Depth by Lev A.C. Rosen

Depth | Lev A.C. Rosen | 2015 | Titan Books | 290p | Review copy | Buy the book

Depth by Lev AC RosenA few decades or so from now, the polar ice caps have melted and the eastern seaboard of America is underwater. New York City survives above twenty-one floors, everything below that is drowned within dangerous, storm-powered waters. But New York City continues to thrive, not least as a refuge from mainland America’s new draconian moral laws. The drowned city is effectively a separate country, a hub for intercontinental business, trading and smuggling. The buildings and the city’s mass of boats are linked by flimsy bridges and water taxis – death is just a misjudged footstep away.

Simone Pierce, the daughter of a policeman and detective, is a private investigator. She likes to think she’s one of the best, ready to do her utmost for clients without crossing that line that others she knows might wander over. Simone thinks of herself as friendless but she has three good friends – Caroline, the brusque and brittle Deputy Mayor, Danny, a hacker she protected who is fully integrated with the internet, and Peter, a policeman and schooldays’ friend whose bed she left without a goodbye. Simone has two cases on the go – Linnea St Michael believes her husband Henry is having an affair with a mysterious Blonde. As Simone chases Henry’s liaisons across the city she begins to have her doubts. Simone’s other case has been put her way by Caroline – Alejandro deCostas is an anthropologist or archaeologist from Europe who believes that floors below the twenty-first level still survive water-free within New York City. He is after treasure. He is also extremely goodlooking and a welcome distraction from the slippery Blonde.

The worldbuilding and mood in Depth are thoroughly enjoyable. It’s a dystopian future but with a difference. We’ve seen drowned cities before but this watery New York City is different – it has money floating around, there is futuristic technology, there is a functioning local government and police force, there are restaurants to suit every pocket. But the centrepiece of these restaurants is often the seascape of a drowned past. The bleakness comes from the distant mainland with its homophobic and misogynist laws. New York City is now closer in many ways to the progressive and technologically-advised East or the cultured and far-sighted Europe. The city is far enough away from the mainland to have its own codes. It is a place where people can break the rules.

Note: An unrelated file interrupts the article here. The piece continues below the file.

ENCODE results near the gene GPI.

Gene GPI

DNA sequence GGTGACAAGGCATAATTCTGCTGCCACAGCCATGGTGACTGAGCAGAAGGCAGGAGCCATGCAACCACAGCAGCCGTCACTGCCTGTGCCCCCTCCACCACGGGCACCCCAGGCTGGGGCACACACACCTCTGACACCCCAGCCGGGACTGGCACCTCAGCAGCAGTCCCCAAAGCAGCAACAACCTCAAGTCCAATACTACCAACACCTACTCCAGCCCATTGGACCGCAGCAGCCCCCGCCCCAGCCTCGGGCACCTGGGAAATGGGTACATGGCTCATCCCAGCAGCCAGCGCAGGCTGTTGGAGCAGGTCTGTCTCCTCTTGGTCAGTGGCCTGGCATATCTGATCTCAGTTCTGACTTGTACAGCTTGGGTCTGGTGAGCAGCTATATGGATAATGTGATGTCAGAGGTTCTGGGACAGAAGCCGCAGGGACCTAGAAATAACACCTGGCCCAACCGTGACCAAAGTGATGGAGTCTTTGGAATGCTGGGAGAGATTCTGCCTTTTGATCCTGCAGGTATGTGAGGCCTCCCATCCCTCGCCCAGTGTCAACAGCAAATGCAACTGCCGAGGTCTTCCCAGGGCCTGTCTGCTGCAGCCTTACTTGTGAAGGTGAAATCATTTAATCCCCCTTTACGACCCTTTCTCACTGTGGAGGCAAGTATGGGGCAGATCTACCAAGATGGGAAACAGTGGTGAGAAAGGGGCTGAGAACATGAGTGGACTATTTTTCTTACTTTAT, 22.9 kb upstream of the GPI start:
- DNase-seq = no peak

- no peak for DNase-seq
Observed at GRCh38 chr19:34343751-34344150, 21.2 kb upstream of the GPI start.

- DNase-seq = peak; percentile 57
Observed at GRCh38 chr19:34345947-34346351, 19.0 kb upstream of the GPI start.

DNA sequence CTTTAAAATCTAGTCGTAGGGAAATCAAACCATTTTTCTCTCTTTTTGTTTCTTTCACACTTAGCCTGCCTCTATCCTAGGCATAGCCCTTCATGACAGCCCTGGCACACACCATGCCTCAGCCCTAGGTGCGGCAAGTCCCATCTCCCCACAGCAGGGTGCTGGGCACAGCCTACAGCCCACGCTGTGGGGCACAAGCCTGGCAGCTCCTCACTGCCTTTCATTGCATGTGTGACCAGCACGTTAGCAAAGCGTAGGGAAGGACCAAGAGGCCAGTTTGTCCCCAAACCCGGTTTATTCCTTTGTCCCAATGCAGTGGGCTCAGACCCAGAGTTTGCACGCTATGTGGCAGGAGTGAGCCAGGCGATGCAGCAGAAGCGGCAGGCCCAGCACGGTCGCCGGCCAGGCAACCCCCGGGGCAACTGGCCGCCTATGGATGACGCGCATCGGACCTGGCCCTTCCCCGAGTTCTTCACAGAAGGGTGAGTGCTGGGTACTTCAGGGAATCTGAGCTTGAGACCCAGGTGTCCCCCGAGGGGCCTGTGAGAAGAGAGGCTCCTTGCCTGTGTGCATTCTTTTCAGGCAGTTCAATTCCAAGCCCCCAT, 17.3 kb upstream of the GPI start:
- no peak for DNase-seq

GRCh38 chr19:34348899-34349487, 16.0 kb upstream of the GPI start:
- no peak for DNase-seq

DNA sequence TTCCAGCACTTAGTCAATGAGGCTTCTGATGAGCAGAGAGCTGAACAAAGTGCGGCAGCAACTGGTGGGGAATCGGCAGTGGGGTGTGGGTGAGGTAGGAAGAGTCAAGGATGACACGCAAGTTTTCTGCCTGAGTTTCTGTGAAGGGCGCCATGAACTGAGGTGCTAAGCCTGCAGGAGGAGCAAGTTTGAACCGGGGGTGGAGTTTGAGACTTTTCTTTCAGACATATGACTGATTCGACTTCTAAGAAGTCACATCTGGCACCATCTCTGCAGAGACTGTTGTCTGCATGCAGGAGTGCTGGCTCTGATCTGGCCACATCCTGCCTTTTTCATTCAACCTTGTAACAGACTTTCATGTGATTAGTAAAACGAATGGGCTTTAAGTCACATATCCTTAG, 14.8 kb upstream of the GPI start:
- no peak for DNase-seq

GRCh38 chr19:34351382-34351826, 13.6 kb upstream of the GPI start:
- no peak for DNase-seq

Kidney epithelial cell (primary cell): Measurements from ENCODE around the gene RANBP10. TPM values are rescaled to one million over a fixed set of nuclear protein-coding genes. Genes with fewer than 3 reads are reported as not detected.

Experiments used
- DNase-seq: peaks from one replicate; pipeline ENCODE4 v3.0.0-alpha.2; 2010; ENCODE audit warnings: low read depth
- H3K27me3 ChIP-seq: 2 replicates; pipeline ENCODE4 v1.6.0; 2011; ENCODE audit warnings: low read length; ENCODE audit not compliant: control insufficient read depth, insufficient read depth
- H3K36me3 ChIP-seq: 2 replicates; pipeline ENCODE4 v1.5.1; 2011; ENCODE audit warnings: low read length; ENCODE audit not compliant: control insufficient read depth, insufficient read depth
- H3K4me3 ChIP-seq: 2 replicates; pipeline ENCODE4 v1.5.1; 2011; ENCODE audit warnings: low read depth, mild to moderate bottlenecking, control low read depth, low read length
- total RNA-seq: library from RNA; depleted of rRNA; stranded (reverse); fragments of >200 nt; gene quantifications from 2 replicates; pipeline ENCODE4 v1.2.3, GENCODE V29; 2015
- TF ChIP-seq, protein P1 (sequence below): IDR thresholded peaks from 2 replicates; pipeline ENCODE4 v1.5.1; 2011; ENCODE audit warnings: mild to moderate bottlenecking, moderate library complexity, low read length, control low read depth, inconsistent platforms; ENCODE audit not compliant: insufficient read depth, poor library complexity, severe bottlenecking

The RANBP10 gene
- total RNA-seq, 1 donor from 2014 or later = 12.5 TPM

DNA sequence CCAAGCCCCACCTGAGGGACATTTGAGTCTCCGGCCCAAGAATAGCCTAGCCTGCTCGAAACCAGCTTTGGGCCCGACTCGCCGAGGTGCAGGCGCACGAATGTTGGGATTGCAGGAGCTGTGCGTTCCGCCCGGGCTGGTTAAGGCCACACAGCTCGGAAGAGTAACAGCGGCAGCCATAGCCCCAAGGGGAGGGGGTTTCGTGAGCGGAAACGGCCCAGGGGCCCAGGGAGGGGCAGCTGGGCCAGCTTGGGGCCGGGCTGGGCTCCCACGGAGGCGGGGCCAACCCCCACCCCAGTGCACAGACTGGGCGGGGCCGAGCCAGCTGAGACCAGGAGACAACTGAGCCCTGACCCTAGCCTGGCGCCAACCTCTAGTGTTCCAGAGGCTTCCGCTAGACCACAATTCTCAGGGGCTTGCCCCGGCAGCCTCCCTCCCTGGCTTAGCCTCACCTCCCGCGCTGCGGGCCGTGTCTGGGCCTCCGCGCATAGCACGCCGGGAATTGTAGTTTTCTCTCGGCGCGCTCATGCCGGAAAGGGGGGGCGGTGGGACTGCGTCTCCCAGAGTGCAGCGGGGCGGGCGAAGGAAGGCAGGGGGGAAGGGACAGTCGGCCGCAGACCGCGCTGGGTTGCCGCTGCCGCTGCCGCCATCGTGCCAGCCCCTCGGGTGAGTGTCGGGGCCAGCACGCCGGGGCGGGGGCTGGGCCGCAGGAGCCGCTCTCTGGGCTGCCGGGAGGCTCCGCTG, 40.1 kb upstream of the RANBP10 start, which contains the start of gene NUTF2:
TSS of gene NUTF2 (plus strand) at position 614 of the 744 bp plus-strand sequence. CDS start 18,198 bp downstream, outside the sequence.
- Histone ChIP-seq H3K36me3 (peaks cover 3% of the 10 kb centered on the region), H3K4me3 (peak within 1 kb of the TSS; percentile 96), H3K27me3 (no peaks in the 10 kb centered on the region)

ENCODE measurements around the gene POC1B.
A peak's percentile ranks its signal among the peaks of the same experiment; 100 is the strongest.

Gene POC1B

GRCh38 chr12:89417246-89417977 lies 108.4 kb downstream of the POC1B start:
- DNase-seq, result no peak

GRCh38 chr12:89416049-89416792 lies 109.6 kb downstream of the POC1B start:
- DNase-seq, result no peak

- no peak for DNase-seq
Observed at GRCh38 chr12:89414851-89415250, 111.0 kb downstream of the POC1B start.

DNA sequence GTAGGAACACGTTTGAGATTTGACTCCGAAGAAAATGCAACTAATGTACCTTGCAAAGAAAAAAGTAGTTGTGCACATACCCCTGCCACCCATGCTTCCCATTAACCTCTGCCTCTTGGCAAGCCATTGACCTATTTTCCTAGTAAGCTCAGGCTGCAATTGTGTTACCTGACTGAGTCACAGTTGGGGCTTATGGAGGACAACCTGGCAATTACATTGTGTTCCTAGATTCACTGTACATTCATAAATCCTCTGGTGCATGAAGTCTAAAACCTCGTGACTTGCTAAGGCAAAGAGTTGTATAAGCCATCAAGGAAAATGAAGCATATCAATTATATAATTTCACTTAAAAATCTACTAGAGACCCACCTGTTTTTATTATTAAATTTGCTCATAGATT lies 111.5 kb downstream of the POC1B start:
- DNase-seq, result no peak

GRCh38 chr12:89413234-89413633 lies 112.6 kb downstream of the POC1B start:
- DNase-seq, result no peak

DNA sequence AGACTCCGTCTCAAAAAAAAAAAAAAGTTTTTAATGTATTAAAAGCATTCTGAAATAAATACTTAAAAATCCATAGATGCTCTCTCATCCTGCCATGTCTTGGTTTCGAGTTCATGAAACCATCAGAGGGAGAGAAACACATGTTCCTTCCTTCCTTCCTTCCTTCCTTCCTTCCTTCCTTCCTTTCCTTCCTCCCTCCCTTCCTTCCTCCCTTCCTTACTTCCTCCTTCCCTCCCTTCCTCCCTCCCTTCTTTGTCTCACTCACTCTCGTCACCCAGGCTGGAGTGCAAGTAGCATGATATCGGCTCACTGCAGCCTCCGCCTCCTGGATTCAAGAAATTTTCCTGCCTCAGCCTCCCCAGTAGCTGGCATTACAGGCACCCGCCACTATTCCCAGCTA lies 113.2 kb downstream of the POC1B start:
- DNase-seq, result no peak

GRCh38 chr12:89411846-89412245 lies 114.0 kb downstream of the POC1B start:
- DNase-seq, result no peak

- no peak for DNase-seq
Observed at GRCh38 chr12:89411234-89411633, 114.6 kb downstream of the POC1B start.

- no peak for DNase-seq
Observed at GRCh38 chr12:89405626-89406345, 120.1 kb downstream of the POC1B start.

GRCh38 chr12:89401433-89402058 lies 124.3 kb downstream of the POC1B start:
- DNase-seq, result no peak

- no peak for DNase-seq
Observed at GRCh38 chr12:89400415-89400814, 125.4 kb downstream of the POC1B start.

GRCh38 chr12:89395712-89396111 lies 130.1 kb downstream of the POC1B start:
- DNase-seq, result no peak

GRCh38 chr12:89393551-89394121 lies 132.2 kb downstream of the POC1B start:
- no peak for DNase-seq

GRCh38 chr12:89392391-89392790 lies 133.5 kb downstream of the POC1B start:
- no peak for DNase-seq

However, I don’t think that Depth is entirely successful and the main reason for that is that the worldbuilding and the excellent characterisation are let down by the plot. The mystery is predictable and contrived, and it is also full of coincidences. It’s soon pretty clear what the main puzzle is about and it’s also obvious that there will be no loose ends and that everything will conveniently connect to everything else. On a side note, I also couldn’t understand why a great flood and the ensuing devastation would result in an America in which women are forbidden by law to wear trousers.

Having said all that, I enjoyed Depth very much. Its atmospheric and rich portrayal of a drowned New York City, with the lethal waters waiting to claim new victims, was complemented by some fascinating characters. The story is told in the third person and I liked that. It gave more than one character the chance to shine. I really liked Simone. She is a strong personality, flawed and very human, who lives and breathes on the page. Likewise, Caroline is a joy to spend time with. Her grumpiness concealing genuine affection really appealed to me. The chief detective Kluren is another intriguing female figure. There’s a strong sense that there’s a story there waiting to be told. It’s interesting that this novel has a fair few imposing, fascinating female characters, much more interesting in my opinion than the male characters.

The dialogue is smart and witty, the movement is fast, and the world is chillingly lethal – at least until the twenty-first floor when suddenly we find ourselves in a futuristic world in which life has most definitely found a way to prosper. I do hope that Lev A.C. Rosen will return us to Simone and her world.

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